Obesity Raises Women's Cancer Risk by 40 Percent, Study Finds
British researchers stress that losing excess weight lowers the odds again, however
TUESDAY, March 17, 2015 (HealthDay News) -- Obesity takes a huge toll on health, and a new British study finds that obese women have a 40 percent higher risk for cancer than thinner women.
Overall, the Cancer Research UK study found that obese women have about a one in four risk of developing a weight-related cancer in their lifetime. Those include cancers of the bowel, gallbladder, uterus, kidney, pancreas and esophagus, as well as post-menopausal breast cancers.
Among obese British women, 274 in every 1,000 will develop a weight-associated cancer in their lifetime, compared with 194 in 1,000 healthy weight women, the study found.
There are a number of possible ways that obesity can increase cancer risk in women, including one that's linked to fat cells' production of hormones, especially estrogen, which is believed to fuel cancer development, according to Cancer Research UK.
However, everyone can lower their risk by trimming their waistline, one expert said.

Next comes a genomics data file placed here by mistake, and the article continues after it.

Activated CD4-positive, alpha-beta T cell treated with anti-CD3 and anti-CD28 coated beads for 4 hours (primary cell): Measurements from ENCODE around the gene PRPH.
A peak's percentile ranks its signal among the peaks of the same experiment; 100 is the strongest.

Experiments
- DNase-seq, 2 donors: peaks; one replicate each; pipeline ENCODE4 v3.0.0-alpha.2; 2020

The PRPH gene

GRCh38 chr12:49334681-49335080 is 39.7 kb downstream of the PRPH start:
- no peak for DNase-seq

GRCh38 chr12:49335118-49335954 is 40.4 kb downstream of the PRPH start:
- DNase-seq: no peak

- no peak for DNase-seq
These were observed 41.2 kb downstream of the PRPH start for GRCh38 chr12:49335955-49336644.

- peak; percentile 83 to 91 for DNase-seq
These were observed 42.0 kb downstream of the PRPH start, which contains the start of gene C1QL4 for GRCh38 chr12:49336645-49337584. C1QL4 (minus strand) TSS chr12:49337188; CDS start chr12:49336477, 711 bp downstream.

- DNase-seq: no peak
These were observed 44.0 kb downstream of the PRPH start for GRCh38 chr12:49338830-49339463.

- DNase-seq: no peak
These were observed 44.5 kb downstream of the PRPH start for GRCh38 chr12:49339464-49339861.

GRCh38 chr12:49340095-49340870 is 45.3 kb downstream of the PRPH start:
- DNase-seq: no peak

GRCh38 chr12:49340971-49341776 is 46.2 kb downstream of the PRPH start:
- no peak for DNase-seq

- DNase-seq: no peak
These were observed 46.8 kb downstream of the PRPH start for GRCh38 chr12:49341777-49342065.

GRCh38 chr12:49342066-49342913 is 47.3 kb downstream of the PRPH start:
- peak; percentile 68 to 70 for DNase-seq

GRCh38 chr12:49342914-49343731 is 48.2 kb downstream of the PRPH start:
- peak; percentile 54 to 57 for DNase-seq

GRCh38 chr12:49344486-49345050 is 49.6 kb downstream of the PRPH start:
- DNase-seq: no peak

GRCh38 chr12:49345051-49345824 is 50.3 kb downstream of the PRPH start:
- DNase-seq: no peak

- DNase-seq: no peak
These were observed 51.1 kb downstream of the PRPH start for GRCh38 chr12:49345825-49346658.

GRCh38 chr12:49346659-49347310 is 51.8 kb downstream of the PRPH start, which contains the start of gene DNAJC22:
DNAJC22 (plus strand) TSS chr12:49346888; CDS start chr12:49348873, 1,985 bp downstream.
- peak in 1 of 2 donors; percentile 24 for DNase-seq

"Lifestyle changes -- like not smoking, keeping a healthy weight, eating a healthy diet and cutting back on alcohol -- are the big opportunities for us all to personally reduce our cancer risk," Dr. Julie Sharp, head of health information at Cancer Research UK, said in a news release from the organization.
"Making these changes is not a guarantee against cancer, but it stacks the odds in our favor," she added.
"Losing weight isn't easy, but you don't have to join a gym and run miles every day or give up your favorite food forever," she said. "Just making small changes that you can maintain in the long term can have a real impact."
Some of those small changes: "Try getting off the bus a stop earlier and cutting down on fatty and sugary foods," Sharp said. "Losing weight takes time, so gradually build on these to achieve a healthier lifestyle that you can maintain. And find out about local services, which can provide help and support to make lifestyle changes over the long term," she suggested.
"We know that our cancer risk depends on a combination of our genes, our environment and other aspects of our lives, many of which we can control," Sharp said.